American, British, Australian or Canadian, Eh?

I’ve made a standing joke out of the fact that I don’t speak anything but English, but that I’m fluent in Australian, British, Canadian and American.

It really isn’t a joke. As an author of genre fiction, I learned very early on – with my first manuscript, in fact – that I was expected to write in the language of the market I was submitting to.

In that case, it was a U.K. publisher, so I had to do neat things like change all my double quote marks to single and tighten up my diction considerably. No split infinitives, for example. So the sentence in the last paragraph would have become terribly British and ‘…to have written in the language of the market to which I was submitting.’ (Note the quotes, too.)

Yes, even the characters would have spoken this way. It was the nineties, it was England and I was writing historicals.

Canadian, eh?

Move on a few years, and I’d changed locations from Australia to Canada, and my focus from trying to sell to British markets, to trying to sell to New York. I had to change my writing style from British to American.

But the disorientation didn’t stop there. Try this on for size:

The first two books I ever sold, I sold in the same week. Ironically, the first was sold to a U.S. publisher. It was set in Australia, which I had to re-set in the U.S. …and change the spelling and how the characters spoke.

Interestingly, my translation wasn’t fool-proof. It wasn’t until the book was re-published, several years later, and edited again, when that editor–an Australian– picked up a dozen more Australianisms that had to be converted to Americanisms. However, no one seemed to notice or care too much at the time. I didn’t get angry reader reviews or emails pointing out my errors.

The second book I sold had even more of a bastardized language issue. It was as English as you can get, set in Victorian England, and written with British spelling and vernacular for the era. I sold it to a Canadian publisher, who promptly edited it for Canadian spelling and–where I could not argue my way into keeping the Britishisms–Canadian vernacular.

US or bust

This was the beginning of what has been a career-long double life for me, language-wise.

I grew up spelling and writing Australian. I’ve spent the last twenty-three years in Canada speaking Canadian vernacular with an Australian accent, and using Canadian spelling when I had to (the day job, for instance).

For all my books that I have published with U.S.-based publishers, I have used U.S. spelling and language. Except (and here is where it gets weird), those books set in other countries. For foreign settings with “foreign” characters, I’ve used that character’s natural vernacular, idioms and as much as possible tried to inject the flavour of their accent…all with U.S. spelling.

I know I’ve pulled it off because reviewers have spoken about “hearing” accents. I’ve set books in Canada, Australia and many countries in Europe and the Middle East. I’ve featured characters from all types of cultures, eras and races.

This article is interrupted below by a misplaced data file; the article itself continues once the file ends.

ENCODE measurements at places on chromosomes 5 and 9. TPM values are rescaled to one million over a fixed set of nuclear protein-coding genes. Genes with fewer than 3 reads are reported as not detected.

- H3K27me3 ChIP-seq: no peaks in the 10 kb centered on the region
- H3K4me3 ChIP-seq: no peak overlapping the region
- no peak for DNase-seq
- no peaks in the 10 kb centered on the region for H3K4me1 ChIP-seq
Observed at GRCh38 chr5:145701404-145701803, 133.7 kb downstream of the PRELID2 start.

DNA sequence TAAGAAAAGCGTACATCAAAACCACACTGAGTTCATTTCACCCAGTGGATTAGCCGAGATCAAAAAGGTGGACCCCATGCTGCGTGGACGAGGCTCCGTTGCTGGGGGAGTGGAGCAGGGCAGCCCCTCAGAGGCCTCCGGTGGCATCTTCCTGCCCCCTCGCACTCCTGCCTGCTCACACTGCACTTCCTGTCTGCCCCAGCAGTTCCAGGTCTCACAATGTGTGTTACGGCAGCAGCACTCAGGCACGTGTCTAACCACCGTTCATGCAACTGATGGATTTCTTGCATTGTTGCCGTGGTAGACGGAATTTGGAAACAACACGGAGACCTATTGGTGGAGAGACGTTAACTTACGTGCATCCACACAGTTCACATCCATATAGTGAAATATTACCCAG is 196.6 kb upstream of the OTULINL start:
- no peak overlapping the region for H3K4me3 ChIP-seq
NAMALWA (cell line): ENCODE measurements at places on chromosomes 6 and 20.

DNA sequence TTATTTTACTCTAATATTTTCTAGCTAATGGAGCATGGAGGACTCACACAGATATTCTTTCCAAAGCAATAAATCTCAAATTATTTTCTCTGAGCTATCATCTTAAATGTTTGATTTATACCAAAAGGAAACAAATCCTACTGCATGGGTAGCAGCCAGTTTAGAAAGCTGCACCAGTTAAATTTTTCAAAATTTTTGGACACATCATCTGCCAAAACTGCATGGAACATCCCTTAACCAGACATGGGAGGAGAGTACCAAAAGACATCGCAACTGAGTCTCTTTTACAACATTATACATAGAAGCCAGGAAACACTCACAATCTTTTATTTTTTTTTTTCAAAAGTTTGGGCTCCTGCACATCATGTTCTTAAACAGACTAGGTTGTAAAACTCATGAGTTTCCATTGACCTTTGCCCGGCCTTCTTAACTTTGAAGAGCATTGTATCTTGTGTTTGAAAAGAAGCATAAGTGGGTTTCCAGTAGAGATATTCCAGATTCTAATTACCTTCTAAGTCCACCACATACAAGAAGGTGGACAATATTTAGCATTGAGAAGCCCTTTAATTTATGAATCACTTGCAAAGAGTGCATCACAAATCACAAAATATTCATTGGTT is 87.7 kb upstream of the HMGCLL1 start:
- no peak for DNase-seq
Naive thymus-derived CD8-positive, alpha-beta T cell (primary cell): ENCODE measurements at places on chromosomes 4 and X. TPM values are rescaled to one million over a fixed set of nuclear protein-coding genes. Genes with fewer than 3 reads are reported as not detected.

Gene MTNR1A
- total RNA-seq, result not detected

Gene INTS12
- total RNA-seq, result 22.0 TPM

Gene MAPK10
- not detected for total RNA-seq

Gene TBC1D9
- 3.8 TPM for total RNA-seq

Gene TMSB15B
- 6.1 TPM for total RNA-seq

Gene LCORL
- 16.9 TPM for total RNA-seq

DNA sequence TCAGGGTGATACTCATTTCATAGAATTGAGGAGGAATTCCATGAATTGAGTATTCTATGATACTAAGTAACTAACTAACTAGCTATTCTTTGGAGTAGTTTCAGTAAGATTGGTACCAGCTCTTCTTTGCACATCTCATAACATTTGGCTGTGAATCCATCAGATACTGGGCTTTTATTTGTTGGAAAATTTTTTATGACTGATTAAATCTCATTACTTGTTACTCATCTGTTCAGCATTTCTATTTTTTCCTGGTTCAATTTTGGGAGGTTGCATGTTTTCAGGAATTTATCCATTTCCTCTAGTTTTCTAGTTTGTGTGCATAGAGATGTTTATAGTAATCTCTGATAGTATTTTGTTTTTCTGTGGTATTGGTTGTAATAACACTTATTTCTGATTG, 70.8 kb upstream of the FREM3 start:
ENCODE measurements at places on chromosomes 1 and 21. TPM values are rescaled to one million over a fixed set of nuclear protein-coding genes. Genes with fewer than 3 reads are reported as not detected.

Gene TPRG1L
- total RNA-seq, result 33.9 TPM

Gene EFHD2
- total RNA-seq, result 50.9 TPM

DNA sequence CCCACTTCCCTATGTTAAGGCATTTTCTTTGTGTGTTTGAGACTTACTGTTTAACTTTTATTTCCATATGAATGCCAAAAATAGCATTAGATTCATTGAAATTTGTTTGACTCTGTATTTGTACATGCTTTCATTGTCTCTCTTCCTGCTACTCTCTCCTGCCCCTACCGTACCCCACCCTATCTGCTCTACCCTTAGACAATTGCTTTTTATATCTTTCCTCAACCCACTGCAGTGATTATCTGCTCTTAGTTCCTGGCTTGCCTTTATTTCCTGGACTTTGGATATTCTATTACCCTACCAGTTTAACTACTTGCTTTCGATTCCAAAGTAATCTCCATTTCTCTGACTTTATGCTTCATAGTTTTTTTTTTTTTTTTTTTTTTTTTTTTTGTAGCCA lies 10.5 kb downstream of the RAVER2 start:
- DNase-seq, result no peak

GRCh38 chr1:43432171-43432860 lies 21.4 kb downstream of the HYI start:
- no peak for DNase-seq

Indie Indecisive

The spelling I was using only became an issue when I started indie publishing and was free to choose.

What language should I publish in?

For me the natural answer should be: Whatever serves the reader best.

Considering that the majority of my readers are in the United States, it seemed best to maintain the U.S. English I’ve been using up until this point.

Except, what about books that are decisively English in flavor, charcter and setting?

In addition, I have other books that are set in Australia and feature Australian characters. Should I use Australian English? My gut says yes, but the idioms and spelling might jar readers out of the fictive spell and remind them they’re reading a story. I try to avoid this whenever possible.

It’s a tricky issue.

I and many other non-US indie authors have received four- or three-star reviews, along with the mention of “typos”, from US readers. The typos were the Australian or British or Canadian spelling of words, including adding “s” to backward, forward, etc. Even when a note is put at the front of the book that the story is written in whatever spelling the author has used, the reviews persist.

This means that for the readers, the language they’re reading in can make it a bad reader experience.

However, Australians and Canadians and to an extent, the English, have also grown up reading and being exposed to U.S. spelling and fiction, so reading stories in American English isn’t as jarring as I’ve been told it is for American readers to try reading U.K. English or any other sort of English than American. I remember this from reading novels when I was still living in Australia. Overseas spelling didn’t bother me. I just rolled with it.

This issue of what version of English should be used was a hot topic on an author discussion list I belong to, just recently, and one of the points raised was that with the advent of indie publishing, authors should publish in their own version of English and let readers adapt to the multicultural variety out there. I think this is an excellent idea.

Yet I still use American English for my science fiction because I would rather have readers (you) forget that they’re reading at all. I just want you to see the story in your head.

Your opinion?

2 thoughts on “American, British, Australian or Canadian, Eh?”

  1. Warren Van Houten

    I live in the US, but I have read books published in the UK various times through the years. If the book is good (at least to me) I’ll roll with the different spellings, etc.
    The story and how it’s told is the most important thing.

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